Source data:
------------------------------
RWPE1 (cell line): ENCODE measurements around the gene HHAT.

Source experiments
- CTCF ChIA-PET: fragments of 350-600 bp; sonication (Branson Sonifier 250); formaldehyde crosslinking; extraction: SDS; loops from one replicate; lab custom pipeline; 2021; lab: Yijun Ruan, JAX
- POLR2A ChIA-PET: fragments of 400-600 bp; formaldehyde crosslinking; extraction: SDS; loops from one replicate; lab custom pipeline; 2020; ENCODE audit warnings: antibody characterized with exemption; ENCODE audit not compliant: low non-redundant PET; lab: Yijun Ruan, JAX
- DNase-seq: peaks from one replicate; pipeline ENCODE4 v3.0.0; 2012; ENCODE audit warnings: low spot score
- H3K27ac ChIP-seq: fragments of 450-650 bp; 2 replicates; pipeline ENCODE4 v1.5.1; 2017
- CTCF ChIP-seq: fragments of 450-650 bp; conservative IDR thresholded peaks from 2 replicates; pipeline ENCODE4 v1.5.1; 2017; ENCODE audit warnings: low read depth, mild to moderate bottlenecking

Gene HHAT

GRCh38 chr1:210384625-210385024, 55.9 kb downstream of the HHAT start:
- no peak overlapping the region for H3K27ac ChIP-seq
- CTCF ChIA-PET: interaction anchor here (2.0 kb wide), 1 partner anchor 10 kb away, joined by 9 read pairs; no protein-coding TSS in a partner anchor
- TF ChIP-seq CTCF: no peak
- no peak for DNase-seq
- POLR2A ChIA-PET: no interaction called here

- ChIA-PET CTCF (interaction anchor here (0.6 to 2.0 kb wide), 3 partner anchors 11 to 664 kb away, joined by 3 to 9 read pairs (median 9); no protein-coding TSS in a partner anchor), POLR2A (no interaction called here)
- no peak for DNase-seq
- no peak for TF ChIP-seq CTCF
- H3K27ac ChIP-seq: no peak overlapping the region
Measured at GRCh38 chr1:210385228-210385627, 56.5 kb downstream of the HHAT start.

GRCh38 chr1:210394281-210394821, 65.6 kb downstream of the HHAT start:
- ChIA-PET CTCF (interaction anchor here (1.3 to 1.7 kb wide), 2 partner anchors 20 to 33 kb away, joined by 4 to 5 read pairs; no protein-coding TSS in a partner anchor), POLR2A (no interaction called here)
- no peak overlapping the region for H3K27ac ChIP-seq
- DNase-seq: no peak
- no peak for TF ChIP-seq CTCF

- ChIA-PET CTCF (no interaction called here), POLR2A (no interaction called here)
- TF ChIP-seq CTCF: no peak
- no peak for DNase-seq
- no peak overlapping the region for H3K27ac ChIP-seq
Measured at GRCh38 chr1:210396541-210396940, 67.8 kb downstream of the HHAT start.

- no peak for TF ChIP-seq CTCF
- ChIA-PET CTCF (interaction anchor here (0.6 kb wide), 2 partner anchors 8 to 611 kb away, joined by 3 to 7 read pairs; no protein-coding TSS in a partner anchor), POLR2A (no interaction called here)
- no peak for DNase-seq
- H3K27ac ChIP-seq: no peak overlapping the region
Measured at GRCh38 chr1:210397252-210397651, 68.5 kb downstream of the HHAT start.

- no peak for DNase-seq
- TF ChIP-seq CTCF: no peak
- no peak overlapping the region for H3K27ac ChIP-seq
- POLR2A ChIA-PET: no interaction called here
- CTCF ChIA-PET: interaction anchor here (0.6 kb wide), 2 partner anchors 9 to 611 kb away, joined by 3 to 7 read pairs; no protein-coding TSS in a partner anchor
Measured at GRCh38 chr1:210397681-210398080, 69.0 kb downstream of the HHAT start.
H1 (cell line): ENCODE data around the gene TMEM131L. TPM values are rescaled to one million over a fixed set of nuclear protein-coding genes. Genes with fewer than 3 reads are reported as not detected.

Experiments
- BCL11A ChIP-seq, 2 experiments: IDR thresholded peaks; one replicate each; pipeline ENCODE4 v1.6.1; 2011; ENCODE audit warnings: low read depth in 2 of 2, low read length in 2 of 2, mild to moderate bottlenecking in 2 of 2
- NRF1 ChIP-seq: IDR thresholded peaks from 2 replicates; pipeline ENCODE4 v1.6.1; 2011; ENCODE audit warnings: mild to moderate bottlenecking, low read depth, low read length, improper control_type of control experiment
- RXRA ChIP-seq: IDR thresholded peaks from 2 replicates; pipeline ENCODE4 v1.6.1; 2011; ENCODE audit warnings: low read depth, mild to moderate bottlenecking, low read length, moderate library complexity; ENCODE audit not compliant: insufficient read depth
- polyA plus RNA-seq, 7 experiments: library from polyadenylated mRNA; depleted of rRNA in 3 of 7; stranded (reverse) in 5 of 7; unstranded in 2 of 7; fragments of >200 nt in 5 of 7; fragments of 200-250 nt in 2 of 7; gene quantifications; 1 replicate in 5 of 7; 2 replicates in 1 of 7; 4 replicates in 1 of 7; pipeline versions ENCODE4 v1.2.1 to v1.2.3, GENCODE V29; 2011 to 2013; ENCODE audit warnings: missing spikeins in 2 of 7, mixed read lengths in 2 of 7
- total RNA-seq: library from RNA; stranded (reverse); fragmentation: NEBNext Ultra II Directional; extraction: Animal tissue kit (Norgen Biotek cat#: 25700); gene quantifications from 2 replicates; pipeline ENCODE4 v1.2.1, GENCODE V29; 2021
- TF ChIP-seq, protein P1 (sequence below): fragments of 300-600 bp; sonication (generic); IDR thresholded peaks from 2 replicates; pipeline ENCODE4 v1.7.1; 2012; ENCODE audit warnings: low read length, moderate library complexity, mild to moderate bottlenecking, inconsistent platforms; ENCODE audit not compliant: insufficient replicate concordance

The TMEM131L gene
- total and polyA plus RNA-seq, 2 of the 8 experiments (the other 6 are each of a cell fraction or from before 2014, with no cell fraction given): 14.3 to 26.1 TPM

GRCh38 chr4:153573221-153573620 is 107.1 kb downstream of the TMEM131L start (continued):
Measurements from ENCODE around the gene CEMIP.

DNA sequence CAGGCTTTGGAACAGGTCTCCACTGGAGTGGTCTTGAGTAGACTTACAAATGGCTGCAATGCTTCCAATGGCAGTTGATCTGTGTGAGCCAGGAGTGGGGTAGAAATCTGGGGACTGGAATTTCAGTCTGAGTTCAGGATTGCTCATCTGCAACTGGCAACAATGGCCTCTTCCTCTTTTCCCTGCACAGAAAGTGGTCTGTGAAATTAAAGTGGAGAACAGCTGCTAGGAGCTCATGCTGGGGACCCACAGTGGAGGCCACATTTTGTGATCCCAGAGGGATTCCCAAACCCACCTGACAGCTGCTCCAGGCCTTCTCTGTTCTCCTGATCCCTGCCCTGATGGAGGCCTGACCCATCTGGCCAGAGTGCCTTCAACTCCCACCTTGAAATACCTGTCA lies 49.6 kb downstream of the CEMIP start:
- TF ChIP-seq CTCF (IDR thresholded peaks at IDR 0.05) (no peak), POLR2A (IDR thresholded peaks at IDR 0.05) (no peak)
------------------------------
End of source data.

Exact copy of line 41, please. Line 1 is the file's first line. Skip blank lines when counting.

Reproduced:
H1 (cell line): ENCODE data around the gene TMEM131L. TPM values are rescaled to one million over a fixed set of nuclear protein-coding genes. Genes with fewer than 3 reads are reported as not detected.